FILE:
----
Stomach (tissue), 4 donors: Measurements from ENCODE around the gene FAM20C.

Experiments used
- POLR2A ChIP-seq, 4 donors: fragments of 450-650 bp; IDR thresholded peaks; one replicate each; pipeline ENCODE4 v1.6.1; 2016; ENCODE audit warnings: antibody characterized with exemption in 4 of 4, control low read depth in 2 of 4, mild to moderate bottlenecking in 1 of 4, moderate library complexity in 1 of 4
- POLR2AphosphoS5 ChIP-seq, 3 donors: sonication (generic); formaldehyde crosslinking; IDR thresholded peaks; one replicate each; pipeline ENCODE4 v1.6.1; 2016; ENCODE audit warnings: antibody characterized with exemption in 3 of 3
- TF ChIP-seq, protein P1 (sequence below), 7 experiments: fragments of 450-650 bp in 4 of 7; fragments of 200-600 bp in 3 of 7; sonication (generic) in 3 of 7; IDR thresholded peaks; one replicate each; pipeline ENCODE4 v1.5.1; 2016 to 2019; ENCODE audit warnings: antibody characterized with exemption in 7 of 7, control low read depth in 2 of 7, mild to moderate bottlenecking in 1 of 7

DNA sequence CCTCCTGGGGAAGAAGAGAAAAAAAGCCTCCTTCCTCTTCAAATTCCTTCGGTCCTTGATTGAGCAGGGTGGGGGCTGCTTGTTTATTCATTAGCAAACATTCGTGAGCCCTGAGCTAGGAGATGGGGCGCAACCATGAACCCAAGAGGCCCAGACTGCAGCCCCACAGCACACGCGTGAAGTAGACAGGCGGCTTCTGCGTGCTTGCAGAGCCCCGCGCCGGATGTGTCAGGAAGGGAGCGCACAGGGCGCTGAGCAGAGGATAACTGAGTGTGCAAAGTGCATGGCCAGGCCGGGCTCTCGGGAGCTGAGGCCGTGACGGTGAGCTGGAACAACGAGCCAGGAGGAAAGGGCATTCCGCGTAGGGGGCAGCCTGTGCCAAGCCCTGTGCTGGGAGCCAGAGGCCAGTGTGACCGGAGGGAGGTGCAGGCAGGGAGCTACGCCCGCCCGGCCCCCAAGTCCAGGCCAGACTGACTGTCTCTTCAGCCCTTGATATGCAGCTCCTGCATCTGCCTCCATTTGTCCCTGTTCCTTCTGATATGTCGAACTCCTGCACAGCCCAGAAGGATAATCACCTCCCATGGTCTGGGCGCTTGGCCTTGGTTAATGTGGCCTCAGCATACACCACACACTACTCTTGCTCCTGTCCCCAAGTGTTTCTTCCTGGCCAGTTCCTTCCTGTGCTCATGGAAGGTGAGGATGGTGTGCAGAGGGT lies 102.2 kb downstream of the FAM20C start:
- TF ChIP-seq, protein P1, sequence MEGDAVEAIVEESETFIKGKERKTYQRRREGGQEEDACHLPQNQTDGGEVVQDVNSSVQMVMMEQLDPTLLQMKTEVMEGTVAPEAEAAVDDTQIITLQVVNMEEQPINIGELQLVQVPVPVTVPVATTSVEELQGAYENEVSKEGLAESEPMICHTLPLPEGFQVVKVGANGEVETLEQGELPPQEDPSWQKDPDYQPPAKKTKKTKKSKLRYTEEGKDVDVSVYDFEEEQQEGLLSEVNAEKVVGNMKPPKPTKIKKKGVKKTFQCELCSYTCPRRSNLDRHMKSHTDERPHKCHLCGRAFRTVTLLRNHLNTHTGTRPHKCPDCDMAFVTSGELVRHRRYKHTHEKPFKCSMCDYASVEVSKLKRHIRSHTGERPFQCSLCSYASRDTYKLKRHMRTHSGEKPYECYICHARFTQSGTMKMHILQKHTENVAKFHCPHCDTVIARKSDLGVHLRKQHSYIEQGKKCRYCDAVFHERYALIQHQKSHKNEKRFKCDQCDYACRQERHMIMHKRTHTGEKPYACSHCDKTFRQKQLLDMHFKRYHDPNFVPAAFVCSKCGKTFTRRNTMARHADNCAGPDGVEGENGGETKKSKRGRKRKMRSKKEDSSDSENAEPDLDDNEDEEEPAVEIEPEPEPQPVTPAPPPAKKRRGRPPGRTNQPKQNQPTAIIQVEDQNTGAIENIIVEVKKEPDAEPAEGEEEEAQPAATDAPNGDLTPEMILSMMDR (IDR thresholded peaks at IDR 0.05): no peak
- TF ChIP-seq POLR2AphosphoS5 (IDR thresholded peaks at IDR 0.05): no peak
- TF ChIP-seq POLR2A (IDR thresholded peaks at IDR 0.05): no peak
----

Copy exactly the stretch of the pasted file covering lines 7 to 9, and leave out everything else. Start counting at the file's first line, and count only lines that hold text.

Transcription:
- TF ChIP-seq, protein P1, sequence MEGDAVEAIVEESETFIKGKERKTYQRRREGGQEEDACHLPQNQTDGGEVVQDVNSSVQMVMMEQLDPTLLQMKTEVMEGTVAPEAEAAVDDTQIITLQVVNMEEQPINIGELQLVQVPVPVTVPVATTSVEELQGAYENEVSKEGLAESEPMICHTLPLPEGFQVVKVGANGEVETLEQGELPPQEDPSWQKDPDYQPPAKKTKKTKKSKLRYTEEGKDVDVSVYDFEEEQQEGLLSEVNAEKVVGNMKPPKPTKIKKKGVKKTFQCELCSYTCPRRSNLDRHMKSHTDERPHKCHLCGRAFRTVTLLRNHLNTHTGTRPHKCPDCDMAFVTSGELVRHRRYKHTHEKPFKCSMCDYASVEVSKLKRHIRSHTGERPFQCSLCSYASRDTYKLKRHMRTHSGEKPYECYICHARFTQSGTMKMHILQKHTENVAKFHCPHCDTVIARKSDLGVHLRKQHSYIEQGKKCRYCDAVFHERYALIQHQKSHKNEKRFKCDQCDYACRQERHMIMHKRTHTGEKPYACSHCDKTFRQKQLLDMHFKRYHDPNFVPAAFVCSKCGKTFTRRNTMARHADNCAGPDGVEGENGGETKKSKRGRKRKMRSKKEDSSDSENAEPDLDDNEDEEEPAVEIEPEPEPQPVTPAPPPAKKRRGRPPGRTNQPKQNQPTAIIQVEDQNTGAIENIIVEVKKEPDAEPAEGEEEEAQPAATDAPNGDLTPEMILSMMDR (IDR thresholded peaks at IDR 0.05): no peak
- TF ChIP-seq POLR2AphosphoS5 (IDR thresholded peaks at IDR 0.05): no peak
- TF ChIP-seq POLR2A (IDR thresholded peaks at IDR 0.05): no peak